Sale: 400 / Modern Art, Dec. 08. 2012 in Munich Lot 119

 
119
Gerhard Marcks
Drei Grazien, 1957.
Bronze
Estimate:
€ 30,000 / $ 36,000
Sold:
€ 63,440 / $ 76.128

(incl. 22% surcharge)
Lot description
Drei Grazien. 1957.
Bronze with brown patina.
Rudloff 664. With artist's signet on plinth, numbered "I" and with foundry mark "Guss Rich Barth Bln Mariendorf" on verso. One of three known casts from an edition of 6 copies. Ca. 108,5 x 61 x 37 cm (42,7 x 24 x 14,5 in).
The group of figures was preceded by a smaller model from 1956. The artist's collection of photographs contained a picture of a mural of the three Graces in Pompeji (National Museum Naples), so it can be assumed that Marcks was inspired to work on this theme in context of a journey to Italy in 1956. One of the rare large-sized groups of figures by teh artist on the international auction market.

PROVENANCE: Private ownership USA.

EXHIBITION: (Selection)
Paintings, Watercolors, Sculptures, Gerson Gallery, New York 1958, cat. no. 45 (with illu., presumably different copy).
Gerhard Marcks. Rückblick und Gegenwart, Akademie der Künste, Berlin 1963, cat. no. 307 (with illu., presumably different copy).
Gerhard Marcks, Wallraf-Richartz-Museum, Cologne 1964, cat. no. 43 (presumably different copy).
Gerhard Marcks, Musée Rodin, Paris 1971/72, cat. no. 29 (with illu., presumably different copy).

LITERATURE: Rudolf Hoffmann, Gerhard Marcks - 70 Jahre, Hamburg 1959, illu. pp. 13, 15.

Gerhard Marcks was born in Berlin on 18 February 1889. He moved into a joint studio with the sculptor Richard Scheibe after graduating from school in 1908. His artistic work was interrupted by military service in 1912 in Lübeck and the war. Bruno Paul offered the artist a teaching post at the Staatliche Kunstgewerbeschule in Berlin in 1918. Marcks accepted the offer, but joined Walter Gropius at the Staatliches Bauhaus in Weimar one year later. He was made responsible for the Bauhaus pottery in Dornburg/Saale in 1920. After five years Paul Thiersch appointed Marcks to teach the sculpture class at the Kunstgewerbeschule Burg Giebichenstein/Halle on the Saale. During this period Marcks went on several trips to Italy and Paris and in 1928 he travelled to Greece for the first time. In this year he was awarded the Villa-Romana-Prize. When Marcks was dismissed from his teaching post on Burg Giebichenstein in 1933 he moved to Niehagen in Mecklenburg. Four years later his works were confiscated. Like many other artists, he suffered under National Socialist cultural politics: he was banned from exhibiting and threatened with a ban on continuing his profession. Two of his works were shown in the exhibition "Degenerate Art". The studio house in Berlin-Nikolassee, which had been built five years earlier, was bombed during an air raid in 1943, destroying most of the artist's works. Other works which were stored in Halle were also destroyed in 1945. After the end of the war Marcks taught at the Landeskunstschule in Hamburg. He moved to Cologne-Müngersorf in 1950 where he had a studio and worked as an independent artist. He was awarded with prizes such as the Großer Kunstpreis des Landes Nordrhein-Westfalen in 1954, or the Kunstpreis der Stadt Berlin in 1955. In 1952 he was made a knight of the peace class of the order "Pour la Mérité".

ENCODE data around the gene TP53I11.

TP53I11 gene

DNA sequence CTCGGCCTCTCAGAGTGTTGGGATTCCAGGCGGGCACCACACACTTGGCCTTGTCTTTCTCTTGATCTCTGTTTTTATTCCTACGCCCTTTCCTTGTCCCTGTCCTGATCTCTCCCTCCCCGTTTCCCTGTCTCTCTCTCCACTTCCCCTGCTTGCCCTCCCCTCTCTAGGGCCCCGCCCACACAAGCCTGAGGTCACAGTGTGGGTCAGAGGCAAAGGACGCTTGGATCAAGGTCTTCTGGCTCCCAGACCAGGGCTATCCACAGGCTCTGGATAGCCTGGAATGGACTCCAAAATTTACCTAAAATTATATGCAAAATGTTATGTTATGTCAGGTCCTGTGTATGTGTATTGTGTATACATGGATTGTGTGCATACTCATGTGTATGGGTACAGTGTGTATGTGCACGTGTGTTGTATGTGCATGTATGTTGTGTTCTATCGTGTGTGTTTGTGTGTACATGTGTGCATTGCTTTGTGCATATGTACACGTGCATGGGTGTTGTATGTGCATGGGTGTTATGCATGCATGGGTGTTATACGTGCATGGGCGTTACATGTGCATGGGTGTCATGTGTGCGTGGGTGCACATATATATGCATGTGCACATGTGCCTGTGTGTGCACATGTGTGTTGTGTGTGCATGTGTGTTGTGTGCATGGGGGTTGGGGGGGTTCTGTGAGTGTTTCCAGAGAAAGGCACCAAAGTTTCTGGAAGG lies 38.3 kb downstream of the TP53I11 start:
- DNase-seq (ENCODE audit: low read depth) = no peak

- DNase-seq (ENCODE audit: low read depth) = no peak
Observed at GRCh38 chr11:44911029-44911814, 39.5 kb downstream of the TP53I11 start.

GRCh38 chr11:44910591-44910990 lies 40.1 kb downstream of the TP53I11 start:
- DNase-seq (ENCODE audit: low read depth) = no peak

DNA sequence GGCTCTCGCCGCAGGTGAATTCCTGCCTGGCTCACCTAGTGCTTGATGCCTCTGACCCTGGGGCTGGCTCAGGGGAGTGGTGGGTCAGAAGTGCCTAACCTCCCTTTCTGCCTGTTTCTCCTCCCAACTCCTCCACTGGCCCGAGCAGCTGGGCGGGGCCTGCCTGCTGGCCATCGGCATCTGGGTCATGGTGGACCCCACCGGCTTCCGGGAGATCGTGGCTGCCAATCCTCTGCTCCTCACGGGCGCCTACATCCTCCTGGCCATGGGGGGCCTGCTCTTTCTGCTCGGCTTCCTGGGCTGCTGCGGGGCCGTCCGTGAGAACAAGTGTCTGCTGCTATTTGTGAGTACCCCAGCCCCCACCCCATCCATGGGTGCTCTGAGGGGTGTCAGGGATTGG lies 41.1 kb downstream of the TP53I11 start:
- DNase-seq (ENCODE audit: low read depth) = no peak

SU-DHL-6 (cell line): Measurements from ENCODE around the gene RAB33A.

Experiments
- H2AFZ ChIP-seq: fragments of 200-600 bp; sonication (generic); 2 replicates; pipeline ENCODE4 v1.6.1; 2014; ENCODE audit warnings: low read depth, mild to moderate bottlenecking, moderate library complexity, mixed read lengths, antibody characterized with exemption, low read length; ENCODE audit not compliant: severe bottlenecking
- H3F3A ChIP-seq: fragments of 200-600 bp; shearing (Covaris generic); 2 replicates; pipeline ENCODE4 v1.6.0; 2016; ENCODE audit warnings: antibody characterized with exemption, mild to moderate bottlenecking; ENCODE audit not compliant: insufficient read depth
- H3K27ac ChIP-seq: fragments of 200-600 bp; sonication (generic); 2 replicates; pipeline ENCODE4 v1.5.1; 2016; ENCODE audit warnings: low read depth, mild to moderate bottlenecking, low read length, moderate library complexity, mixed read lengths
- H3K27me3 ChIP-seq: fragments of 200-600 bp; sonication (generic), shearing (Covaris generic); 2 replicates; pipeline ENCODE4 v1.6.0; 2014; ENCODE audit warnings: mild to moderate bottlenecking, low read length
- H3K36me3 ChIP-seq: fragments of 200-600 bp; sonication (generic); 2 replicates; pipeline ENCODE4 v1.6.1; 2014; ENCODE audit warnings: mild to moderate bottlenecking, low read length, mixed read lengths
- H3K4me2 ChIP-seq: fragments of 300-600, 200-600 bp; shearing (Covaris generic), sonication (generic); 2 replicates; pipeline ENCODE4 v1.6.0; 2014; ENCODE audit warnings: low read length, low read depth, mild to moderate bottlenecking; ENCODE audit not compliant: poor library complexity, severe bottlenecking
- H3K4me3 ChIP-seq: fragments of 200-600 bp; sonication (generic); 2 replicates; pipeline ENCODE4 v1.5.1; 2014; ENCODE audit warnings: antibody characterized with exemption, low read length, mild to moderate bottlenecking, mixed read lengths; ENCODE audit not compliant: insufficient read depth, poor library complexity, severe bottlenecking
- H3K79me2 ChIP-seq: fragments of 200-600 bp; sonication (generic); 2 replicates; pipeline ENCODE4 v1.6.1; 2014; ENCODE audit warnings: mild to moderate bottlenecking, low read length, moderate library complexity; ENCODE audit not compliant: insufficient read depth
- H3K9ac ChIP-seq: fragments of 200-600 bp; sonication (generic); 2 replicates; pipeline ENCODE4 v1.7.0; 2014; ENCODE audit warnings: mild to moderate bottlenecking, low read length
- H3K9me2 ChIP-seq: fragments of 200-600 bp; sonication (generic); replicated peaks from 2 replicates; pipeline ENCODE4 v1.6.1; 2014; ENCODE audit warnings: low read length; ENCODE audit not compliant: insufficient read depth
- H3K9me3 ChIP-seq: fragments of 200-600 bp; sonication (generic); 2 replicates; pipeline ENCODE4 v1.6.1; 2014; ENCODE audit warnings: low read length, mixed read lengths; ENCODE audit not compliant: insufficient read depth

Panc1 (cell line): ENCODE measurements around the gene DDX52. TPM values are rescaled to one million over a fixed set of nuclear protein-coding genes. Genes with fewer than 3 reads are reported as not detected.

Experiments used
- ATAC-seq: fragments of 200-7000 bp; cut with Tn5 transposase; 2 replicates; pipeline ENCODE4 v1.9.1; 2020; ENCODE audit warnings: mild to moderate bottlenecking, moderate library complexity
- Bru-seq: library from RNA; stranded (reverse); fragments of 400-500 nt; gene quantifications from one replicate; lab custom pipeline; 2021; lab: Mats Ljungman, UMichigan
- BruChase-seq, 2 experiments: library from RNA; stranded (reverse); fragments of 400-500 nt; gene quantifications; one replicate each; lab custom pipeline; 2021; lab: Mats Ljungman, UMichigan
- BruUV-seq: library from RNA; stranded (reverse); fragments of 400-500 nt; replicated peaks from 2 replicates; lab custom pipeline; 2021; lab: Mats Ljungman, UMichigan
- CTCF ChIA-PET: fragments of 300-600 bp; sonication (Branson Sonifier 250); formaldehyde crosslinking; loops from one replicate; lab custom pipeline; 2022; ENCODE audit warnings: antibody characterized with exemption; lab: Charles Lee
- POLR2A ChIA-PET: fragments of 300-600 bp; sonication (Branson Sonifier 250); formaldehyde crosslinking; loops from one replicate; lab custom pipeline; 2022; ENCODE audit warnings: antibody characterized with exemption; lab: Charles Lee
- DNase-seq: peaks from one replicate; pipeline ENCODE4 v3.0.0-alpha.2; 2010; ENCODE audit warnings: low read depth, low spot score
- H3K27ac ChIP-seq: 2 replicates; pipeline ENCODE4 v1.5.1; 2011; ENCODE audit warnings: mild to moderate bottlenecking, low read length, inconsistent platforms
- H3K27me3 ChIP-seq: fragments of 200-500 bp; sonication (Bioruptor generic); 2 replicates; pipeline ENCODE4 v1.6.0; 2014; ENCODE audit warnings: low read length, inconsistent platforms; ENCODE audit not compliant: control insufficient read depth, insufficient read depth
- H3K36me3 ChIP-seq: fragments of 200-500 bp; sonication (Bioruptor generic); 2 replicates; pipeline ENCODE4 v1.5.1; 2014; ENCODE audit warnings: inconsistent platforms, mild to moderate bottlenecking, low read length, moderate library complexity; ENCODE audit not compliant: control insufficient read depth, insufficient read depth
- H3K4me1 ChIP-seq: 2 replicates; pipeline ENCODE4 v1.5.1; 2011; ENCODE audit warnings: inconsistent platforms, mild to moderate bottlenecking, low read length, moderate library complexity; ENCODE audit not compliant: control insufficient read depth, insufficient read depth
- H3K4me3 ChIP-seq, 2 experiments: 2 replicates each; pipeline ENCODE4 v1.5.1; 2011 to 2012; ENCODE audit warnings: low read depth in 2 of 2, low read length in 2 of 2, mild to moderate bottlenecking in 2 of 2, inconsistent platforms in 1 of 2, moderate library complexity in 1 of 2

This group of figures takes on the ancient theme of the Three Graces holding one another by the arm. In this composition Marcks’ focus was on the space circumscribed by the three figures. He wrote to his friend, the sculptor Hans Wimmer (1907-1992): 'I have just completed a very old-fashioned motif: The Three Graces! (..) It is actually just the space encompassed by the three girls.' With this newly developed interest in space and its limits, Marcks opens towards tendencies that were omnipresent in post-war sculpting. The same applies to the strongly stylized figures that largely do without a modeled sculptural surface. The bodies are very linear, even slightly over-accentuated, in terms of both their basic form as well as their details.“ (Transl. of quote after: www.marcks.de/plastik.aspx, as of: 31 October, 2012).

Numerous travels during the 1960s and 1970s took the artist to the USA and to Mexico, South Africa, Italy and Greece, where he bought a summer house on the island of Aegina in 1960. Marcks established another home in Hain in the Eiffel in 1973. He died eight years later from a stroke. [JG].

119
Gerhard Marcks
Drei Grazien, 1957.
Bronze
Estimate:
€ 30,000 / $ 36,000
Sold:
€ 63,440 / $ 76.128

(incl. 22% surcharge)